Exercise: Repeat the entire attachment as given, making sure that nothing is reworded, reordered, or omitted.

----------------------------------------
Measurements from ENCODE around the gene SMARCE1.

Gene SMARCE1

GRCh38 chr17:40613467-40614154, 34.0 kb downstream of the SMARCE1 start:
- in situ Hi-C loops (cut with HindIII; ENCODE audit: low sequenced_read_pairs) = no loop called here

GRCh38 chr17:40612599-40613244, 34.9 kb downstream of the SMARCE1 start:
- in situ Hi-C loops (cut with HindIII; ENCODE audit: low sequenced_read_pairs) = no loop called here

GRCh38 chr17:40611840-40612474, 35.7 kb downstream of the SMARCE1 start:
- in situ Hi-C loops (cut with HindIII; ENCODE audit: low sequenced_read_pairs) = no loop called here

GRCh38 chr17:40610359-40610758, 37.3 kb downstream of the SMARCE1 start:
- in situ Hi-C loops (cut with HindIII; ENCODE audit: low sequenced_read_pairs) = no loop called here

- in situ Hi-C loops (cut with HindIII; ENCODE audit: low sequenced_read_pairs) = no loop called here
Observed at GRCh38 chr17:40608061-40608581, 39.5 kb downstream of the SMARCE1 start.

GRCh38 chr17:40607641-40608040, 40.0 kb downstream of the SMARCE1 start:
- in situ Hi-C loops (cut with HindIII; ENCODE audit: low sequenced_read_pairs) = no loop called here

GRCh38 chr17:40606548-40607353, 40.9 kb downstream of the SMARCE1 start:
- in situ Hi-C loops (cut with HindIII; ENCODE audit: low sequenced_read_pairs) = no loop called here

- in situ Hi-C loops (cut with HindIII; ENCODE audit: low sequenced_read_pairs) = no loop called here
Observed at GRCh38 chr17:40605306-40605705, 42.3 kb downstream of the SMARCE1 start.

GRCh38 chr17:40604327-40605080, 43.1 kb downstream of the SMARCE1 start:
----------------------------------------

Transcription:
Measurements from ENCODE around the gene SMARCE1.

Gene SMARCE1

GRCh38 chr17:40613467-40614154, 34.0 kb downstream of the SMARCE1 start:
- in situ Hi-C loops (cut with HindIII; ENCODE audit: low sequenced_read_pairs) = no loop called here

GRCh38 chr17:40612599-40613244, 34.9 kb downstream of the SMARCE1 start:
- in situ Hi-C loops (cut with HindIII; ENCODE audit: low sequenced_read_pairs) = no loop called here

GRCh38 chr17:40611840-40612474, 35.7 kb downstream of the SMARCE1 start:
- in situ Hi-C loops (cut with HindIII; ENCODE audit: low sequenced_read_pairs) = no loop called here

GRCh38 chr17:40610359-40610758, 37.3 kb downstream of the SMARCE1 start:
- in situ Hi-C loops (cut with HindIII; ENCODE audit: low sequenced_read_pairs) = no loop called here

- in situ Hi-C loops (cut with HindIII; ENCODE audit: low sequenced_read_pairs) = no loop called here
Observed at GRCh38 chr17:40608061-40608581, 39.5 kb downstream of the SMARCE1 start.

GRCh38 chr17:40607641-40608040, 40.0 kb downstream of the SMARCE1 start:
- in situ Hi-C loops (cut with HindIII; ENCODE audit: low sequenced_read_pairs) = no loop called here

GRCh38 chr17:40606548-40607353, 40.9 kb downstream of the SMARCE1 start:
- in situ Hi-C loops (cut with HindIII; ENCODE audit: low sequenced_read_pairs) = no loop called here

- in situ Hi-C loops (cut with HindIII; ENCODE audit: low sequenced_read_pairs) = no loop called here
Observed at GRCh38 chr17:40605306-40605705, 42.3 kb downstream of the SMARCE1 start.

GRCh38 chr17:40604327-40605080, 43.1 kb downstream of the SMARCE1 start: